Disney Gift Shop As I said in Tuesday’s post, I spent last weekend in Disney World, where the scenery and experiences almost make you believe that you are somewhere other than Orlando…but then remind you that you are, in fact, at a Disney theme park. It’s a great branding strategy because it means that your pleasant memories of your trip are always associated with Disney. But they don’t stop with just your memories – Disney wants its visitors to advertise for them once they leave the parks, so they sell branded promotional products at every turn.

If you’ve never had the pleasure of visiting Walt Disney World, then that last sentence seems like hyperbole, but if you have been there then you know that I’m not exaggerating. Take the World Showcase at Epcot as an example – it’s a semicircle of pavilions that represent 11 countries. Each of these pavilions has its own gift shop, selling Disney caps, t-shirts, and other merchandise that is either themed after or imported from that country, and boy oh boy were they selling! The line in the Japanese gift shop snaked back and forth and almost everyone was purchasing multiple items that featured the Disney logo. Nothing at the park is cheap, so if they bought a logoed promotional product there, then I can almost guarantee that they will wear or display it back home – they’re going to do Disney’s marketing for them!

Even if you choose not to visit the World Showcase, Disney will get you into their gift shops. We also went to Magic Kingdom and rode the attractions there. Wouldn’t you know that every time you exit a ride, you go through a gift shop?! Leaving Space Mountain you can buy astronaut ice cream or an “I Survived!” lapel pin. Or if you are brave enough to conquer Splash Mountain, one of the souvenirs that I saw many fellow riders buy was a picture of them going down the ride’s final drop. Cleverly, Disney not only includes their logo on the paper frame that is included with the photo, but they emblemize the picture itself to boot! When kids show classmates how brave they were on the ride – “look Timmy, I wasn’t holding on!” – they are inadvertently marketing to their friends (and don’t you know that Timmy is going to bug his parents to take him to Disney so he can be brave too?!).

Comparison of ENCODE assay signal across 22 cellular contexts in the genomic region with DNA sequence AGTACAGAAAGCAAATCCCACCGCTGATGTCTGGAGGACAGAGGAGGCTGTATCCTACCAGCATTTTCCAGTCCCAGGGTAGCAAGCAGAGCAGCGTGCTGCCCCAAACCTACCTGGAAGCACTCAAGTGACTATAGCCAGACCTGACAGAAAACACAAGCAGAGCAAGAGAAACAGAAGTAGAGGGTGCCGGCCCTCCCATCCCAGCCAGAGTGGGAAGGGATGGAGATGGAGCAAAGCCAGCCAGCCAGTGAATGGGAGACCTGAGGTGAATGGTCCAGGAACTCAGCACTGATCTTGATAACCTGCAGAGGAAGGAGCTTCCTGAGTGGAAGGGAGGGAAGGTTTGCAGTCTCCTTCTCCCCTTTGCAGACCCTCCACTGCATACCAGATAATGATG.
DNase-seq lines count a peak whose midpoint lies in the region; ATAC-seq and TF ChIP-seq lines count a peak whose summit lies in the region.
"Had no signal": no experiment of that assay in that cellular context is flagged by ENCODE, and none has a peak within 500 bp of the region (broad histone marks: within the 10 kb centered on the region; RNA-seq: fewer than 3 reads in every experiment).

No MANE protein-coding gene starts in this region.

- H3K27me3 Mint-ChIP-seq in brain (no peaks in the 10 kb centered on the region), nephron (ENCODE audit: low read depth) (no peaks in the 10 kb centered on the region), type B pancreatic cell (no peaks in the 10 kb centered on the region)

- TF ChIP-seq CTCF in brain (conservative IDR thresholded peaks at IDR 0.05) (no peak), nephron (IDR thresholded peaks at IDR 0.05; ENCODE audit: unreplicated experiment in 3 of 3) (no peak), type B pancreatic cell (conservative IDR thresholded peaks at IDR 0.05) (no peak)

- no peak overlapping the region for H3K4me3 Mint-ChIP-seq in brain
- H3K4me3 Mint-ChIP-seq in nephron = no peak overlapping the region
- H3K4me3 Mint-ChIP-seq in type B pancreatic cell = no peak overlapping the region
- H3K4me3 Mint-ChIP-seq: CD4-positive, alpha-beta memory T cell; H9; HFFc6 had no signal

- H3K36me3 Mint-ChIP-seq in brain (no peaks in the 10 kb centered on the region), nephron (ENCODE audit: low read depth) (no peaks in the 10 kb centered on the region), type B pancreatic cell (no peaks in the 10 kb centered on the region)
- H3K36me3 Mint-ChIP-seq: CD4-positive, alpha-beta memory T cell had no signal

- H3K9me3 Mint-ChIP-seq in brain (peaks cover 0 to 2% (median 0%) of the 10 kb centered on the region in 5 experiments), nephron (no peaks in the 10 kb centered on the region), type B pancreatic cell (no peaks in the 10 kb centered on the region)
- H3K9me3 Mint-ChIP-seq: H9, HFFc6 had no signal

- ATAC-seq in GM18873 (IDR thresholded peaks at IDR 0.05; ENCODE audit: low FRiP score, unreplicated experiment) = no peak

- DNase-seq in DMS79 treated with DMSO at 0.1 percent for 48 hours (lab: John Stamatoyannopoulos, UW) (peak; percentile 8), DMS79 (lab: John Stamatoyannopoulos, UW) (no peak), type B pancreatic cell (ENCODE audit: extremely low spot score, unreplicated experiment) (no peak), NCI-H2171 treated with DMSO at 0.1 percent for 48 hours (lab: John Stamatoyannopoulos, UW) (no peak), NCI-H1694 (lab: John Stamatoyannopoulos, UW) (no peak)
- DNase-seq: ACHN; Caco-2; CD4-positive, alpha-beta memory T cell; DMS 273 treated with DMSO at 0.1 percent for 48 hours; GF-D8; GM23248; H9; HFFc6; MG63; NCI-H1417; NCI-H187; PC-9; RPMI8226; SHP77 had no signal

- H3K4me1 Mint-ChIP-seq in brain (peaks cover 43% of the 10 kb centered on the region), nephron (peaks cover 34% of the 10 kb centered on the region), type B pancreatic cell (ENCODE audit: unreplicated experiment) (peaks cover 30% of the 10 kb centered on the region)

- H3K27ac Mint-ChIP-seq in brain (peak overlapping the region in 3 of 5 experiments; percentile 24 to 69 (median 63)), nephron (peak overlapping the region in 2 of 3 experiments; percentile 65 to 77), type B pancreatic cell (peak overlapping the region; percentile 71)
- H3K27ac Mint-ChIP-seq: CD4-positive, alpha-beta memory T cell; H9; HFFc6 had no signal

We can all learn from Disney World’s shameless hawking of promotional marketing products. Not only do they make a profit by selling them, they are also getting happy visitors to do their marketing work for them back home. It’s an ideal strategy that really works for them!

E-Mail vs. Face-to-Face Interactions

face to face As I’ve mentioned before, lately the Gossett Marketing team has been working on a Big Project for one of our customers. Well, earlier this week we had a Big Meeting about the Big Project, which was attended by about 30 marketing, events, and community outreach people from our customer’s organization. Although I work with all of the departments that were represented, when I first glanced around the room, it felt like almost everyone was a stranger. However, once I started reading their nametags, I realized that I communicate with most of them on a regular basis – I just hadn’t met them in person!

In this age of e-mail and social media communication, I understand that you can get to know someone without ever actually meeting them (I have Twitter friends whose pictures I’ve never even seen!). But standing in that room, connecting faces with names and personalities with which I was so familiar, made me realize how much stronger an in-person connection can be!